‘On the couch’ with Jasminda


DEAR Jasminda,

How do you leave a party in a socially acceptable way without insulting everyone?

If you do the rounds and say goodbye, it can add another hour to your expected time of departure.

Mrs Kate W.

Dear Kate,

I rarely have this problem because I avoid large social gatherings like the plague (now there’s a slightly outdated simile/cliche for you).

And maybe that is why I avoid them, because I can’t help but overthink everything. I’d much prefer to dine out with a small group of friends.

I do, however, understand your dilemma, because I have been in this situation myself, quite recently in fact, for a 50th.

It seems strange to me that it is socially acceptable to drink so many strawberry daiquiri slushies that you have to hold onto a post, or to flirt outrageously with the man slicing bits of pig off a spit (dexterous, strong forearms, good in a vegetable shortage), and yet it is not okay to just slink out of a party without having the same dreary conversations you’ve had an hour earlier (yes, you did tell me that Luke got into a medical degree at Sydney Uni, but thanks for reminding me that our children were commando crawling at the same age, but now my kid is backpacking with a sound bowl, a book of inspirational quotes and a smudging device — none of which he knows how to use).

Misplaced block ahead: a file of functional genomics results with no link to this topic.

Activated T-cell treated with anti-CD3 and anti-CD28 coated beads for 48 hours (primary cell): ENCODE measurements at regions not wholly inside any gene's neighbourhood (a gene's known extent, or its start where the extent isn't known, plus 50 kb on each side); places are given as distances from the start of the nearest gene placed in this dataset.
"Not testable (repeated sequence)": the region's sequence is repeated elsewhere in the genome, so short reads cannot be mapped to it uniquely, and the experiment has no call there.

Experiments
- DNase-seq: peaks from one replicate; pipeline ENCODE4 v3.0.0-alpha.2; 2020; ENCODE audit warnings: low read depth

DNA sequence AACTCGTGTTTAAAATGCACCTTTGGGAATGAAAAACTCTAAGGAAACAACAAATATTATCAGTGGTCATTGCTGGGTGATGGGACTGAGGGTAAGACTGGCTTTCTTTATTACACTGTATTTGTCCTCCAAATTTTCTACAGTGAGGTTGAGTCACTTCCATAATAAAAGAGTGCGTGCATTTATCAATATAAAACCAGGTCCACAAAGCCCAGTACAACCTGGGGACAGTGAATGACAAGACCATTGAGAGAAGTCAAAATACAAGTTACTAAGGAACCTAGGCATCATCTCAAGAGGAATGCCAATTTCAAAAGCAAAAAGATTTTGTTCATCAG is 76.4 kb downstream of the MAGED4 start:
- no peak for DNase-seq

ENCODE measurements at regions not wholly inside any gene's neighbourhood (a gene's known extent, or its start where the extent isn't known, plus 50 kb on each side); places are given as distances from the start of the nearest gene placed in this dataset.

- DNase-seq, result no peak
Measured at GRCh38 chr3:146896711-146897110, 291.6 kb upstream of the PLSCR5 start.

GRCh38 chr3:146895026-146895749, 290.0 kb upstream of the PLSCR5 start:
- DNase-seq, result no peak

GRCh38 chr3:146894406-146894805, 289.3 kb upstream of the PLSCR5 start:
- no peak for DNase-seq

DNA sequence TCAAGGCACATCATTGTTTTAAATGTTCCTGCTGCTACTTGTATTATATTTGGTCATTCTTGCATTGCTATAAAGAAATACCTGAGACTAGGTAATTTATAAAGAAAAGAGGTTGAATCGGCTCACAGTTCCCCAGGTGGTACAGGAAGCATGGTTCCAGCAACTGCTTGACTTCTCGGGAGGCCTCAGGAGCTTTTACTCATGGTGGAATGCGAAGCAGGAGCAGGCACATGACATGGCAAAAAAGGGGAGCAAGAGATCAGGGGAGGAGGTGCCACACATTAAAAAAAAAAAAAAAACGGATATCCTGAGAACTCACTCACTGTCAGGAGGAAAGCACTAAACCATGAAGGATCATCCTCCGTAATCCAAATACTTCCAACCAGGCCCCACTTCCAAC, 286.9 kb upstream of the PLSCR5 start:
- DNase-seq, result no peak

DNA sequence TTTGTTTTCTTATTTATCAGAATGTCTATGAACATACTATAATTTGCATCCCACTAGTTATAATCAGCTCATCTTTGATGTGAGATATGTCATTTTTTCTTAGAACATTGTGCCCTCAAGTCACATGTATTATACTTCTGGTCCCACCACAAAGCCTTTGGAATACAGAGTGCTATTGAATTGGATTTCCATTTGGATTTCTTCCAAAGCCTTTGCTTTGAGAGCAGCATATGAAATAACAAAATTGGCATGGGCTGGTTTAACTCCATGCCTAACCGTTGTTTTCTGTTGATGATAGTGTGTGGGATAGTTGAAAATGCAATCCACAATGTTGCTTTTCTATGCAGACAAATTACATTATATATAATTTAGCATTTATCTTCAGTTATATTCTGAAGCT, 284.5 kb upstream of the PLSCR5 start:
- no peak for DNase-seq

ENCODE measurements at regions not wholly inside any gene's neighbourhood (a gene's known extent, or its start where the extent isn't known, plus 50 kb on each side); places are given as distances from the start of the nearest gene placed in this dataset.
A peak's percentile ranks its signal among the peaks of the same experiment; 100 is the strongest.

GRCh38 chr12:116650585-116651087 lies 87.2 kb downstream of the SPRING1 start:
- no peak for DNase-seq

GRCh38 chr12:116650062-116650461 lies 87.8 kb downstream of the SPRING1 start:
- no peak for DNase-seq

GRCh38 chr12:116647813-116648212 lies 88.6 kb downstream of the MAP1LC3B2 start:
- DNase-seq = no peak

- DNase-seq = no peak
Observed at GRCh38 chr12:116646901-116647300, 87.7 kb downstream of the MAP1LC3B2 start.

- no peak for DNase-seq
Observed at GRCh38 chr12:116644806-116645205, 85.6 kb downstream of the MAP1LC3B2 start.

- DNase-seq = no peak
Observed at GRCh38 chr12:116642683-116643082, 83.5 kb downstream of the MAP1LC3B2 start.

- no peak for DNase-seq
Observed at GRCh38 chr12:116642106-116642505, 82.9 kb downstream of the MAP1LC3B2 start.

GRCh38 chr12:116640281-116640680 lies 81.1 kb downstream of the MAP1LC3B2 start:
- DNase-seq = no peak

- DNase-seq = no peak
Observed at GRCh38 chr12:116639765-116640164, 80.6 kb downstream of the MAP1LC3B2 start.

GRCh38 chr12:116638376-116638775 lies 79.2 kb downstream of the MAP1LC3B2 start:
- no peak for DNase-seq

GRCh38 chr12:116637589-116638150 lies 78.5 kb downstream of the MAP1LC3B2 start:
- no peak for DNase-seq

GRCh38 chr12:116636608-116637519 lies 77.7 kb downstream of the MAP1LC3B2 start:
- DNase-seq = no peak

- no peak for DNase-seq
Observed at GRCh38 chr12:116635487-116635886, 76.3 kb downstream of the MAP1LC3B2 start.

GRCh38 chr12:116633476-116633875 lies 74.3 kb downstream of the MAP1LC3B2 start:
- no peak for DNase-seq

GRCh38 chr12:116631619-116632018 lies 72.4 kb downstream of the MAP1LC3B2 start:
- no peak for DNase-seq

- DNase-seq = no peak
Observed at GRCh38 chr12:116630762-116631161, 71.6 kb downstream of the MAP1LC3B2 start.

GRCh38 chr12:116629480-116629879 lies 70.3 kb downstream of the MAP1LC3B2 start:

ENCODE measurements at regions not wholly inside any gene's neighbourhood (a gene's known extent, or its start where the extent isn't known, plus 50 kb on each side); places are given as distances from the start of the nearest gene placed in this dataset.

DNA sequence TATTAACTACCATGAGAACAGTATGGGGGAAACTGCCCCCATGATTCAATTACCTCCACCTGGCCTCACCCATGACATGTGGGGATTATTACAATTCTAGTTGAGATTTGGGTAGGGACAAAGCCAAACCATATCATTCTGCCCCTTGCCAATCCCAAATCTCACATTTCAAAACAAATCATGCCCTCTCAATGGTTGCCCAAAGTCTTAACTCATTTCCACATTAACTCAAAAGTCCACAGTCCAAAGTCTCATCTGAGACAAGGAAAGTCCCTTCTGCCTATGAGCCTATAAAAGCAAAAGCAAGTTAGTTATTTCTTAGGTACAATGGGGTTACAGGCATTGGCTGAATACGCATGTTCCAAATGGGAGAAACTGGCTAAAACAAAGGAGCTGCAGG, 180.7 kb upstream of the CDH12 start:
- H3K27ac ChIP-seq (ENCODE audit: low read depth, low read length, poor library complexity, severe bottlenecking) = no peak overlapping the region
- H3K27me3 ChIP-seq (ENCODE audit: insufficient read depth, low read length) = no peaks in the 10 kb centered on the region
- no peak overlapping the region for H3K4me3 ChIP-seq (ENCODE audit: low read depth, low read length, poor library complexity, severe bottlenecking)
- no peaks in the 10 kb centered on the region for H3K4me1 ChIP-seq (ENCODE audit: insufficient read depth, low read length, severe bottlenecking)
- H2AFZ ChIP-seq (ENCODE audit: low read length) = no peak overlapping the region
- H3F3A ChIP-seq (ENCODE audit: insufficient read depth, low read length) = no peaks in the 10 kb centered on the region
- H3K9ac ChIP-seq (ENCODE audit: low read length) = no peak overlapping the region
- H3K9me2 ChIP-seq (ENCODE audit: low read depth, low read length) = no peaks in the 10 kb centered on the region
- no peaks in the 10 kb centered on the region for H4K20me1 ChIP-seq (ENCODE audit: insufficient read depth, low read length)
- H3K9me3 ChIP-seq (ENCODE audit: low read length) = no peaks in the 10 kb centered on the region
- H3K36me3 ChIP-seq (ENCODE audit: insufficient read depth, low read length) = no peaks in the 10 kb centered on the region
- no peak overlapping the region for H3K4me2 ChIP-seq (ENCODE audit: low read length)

Or you have to endure yet another round of definitely-not-bloody-Covid-safe social gaffes where people you have met only hours earlier feel perfectly entitled to hug you so tightly that there is danger of breaking a rib or else kiss you on the lips with their beer-froth hipster moustaches (never trust a man with too much facial hair).

I think if you simply say goodbye to the hosts and also that guy who said he’d fix your faulty wiring for free (assuming this wasn’t a euphemism), then you’ve done your duty as a guest, and it is time to get the hell out of there before things get really messy.

Carpe diem, Jasminda.

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